Now, just exactly what was the crime or even the problem? Essentially, GS packaged up a bunch of the bad home mortgages bankers were forced by the government to issue to people who plainly couldn't repay the loans with good loans to spread the risk and then sold the instruments, called derivatives, to investors who actually thought the borrowers would meet their financial obligations. Goldman Sachs didn't think they would and hedged their bet. The investors lost the bet and Goldman Sachs won.
The Financial Edge explains -
Goldman Sachs is being charged by the Securities and Exchange Commission (SEC) with fraud for allegedly making misleading statements and omissions regarding a mortgage based investment.
Why It Matters
Goldman Sachs is a a major player in financial services. When the SEC goes after such a large corporation with as much influence as it has, it is a big deal. Goldman Sachs is a company based on trust in its stellar reputation. Any legal suit brought against them could tarnish this image. It could also reduce the trust placed in firms all across the financial industry. At the same time, the SEC is demonstrating that they have the power to find improper behavior and police it. After the subprime mess we saw in 2008 and 2009, there has been an outcry for government agencies to do something just like this.
What was the Mortgage Investment?
It was a bet on whether a group of borrowers would pay or not.
The product, known as ABACUS 2007-AC1, was basically a bet on whether a group of mortgages would make their payments. One person bets that they will (the long) and one bets that they won't (the short) - and Goldman Sachs doesn't care either way because they take their fee, $15 million in this case. This is called a synthetic collateralized debt obligation or "synthetic CDO." If it were a regular CDO, it would just be an investment in a group of debt payers; as the debtors pay, the investor gets money. This synthetic CDO was derived from a bet on the ability of the group of borrowers to pay - and everyone knows about derivatives! For this synthetic CDO, as with any bet, there needed to be two sides betting on opposite outcomes. Otherwise, the deal doesn't exist.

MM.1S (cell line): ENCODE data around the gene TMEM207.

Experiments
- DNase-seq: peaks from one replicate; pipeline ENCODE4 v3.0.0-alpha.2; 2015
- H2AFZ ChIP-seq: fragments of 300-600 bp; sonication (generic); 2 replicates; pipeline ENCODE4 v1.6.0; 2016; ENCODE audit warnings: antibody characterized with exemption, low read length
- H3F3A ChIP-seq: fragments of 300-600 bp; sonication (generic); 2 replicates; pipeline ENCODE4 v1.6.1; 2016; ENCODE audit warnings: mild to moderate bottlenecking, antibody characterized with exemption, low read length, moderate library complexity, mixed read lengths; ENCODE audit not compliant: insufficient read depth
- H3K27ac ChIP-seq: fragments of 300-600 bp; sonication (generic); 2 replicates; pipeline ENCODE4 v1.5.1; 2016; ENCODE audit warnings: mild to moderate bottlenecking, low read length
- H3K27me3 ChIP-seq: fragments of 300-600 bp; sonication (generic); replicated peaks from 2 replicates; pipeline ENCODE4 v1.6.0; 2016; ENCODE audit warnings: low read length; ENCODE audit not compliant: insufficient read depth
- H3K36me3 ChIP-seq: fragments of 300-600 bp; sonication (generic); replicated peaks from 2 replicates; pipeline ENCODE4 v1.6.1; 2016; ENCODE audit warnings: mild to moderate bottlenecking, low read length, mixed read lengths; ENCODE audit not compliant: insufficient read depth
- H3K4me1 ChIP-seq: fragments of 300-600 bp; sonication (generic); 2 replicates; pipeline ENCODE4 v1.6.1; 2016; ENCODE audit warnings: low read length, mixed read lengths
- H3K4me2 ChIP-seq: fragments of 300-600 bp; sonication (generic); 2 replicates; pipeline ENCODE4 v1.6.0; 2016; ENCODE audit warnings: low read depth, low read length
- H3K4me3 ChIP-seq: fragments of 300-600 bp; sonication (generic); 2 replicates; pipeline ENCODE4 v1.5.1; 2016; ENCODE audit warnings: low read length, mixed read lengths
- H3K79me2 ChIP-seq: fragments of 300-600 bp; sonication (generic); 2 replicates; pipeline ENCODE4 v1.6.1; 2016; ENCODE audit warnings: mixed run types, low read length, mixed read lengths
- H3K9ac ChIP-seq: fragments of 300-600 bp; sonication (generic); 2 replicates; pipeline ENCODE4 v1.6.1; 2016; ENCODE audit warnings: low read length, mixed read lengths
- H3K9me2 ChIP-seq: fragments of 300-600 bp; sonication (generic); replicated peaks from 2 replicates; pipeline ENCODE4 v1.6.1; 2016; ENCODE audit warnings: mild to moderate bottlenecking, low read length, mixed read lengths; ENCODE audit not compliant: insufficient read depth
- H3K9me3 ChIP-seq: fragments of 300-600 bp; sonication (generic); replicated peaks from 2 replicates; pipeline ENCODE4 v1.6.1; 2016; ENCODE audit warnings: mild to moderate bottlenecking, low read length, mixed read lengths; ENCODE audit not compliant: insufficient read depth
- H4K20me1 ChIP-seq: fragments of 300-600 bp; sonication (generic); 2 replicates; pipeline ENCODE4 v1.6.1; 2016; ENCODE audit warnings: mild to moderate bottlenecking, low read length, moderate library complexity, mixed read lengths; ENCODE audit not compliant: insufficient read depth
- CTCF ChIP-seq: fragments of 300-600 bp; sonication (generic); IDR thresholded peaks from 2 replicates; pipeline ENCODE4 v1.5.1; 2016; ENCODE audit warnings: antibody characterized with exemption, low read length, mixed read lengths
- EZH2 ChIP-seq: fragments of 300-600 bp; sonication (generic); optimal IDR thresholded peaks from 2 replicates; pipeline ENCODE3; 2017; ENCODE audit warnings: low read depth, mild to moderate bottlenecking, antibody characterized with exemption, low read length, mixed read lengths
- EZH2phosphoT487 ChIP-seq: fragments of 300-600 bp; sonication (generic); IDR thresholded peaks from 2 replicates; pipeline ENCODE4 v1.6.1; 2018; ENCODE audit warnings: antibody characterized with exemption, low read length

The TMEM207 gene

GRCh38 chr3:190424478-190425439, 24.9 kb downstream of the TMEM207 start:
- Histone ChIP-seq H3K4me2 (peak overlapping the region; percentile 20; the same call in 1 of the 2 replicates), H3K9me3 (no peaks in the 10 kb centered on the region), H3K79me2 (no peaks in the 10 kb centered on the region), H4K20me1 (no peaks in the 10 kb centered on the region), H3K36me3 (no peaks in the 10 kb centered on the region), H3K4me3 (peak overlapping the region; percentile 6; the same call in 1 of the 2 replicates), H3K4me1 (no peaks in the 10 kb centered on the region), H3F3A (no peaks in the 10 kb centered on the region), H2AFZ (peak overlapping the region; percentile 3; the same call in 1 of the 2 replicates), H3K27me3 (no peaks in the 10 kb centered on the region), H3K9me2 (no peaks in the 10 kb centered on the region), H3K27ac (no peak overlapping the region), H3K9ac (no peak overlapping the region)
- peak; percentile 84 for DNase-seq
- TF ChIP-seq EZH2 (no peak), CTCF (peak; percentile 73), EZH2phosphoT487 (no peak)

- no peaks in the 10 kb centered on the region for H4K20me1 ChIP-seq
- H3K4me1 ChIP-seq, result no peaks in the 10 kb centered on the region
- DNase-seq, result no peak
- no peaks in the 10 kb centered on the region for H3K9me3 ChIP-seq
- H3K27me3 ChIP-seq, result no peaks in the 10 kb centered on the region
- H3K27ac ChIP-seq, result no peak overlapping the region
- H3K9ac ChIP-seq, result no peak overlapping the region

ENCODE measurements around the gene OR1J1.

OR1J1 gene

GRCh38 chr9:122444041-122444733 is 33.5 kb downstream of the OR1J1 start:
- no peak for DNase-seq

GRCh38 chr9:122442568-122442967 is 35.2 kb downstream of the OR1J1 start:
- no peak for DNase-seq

Why did the SEC Jump on Them?
This type of derivative bet is a common investment. It requires someone to pick the mortgages, then it needs another party to evaluate them. The SEC didn't like the fact that the same person that helped picked the mortgages also bet that they would fail. This is legal as long as it's disclosed, but apparently it wasn't in the marketing information. This is why Goldman Sachs is being charged with omissions and misleading information.
Who picked the mortgages? Allegedly Paulson & Co. Inc. influenced the selection process - thus gaining inside knowledge of the bet - and then entered into another contract to profit if it failed. This other contract is called a credit default swap. These are normally used to protect an investor just in case borrowers default. Well, the short was correct, and the group of borrowers defaulted. The long was wrong and lost $1 billion. Almost two years later, the SEC is doing something. Who was long? Well one of them was IKB Deutsche Industriebank and it quickly felt the effects of the subprime meltdown in the summer of 2007. Just a week before declaring financial trouble, the bank had stated that earnings expectations would be met.
New regulations will take years, but they will attempt to increase disclosure and keep larger institutions a little more honest. It might not affect your bank account, but maybe your pension fund will have a little more insight into what they are buying when they put money into hedge funds.
It's just that simple and Goldman Sachs will slip the surly bonds of regulation because they will say everybody was doing it circumventing the governments assertion this was a unique occurrence.
The life of Indigo Red is full of adventure. Tune in next time for the Further Adventures of Indigo Red.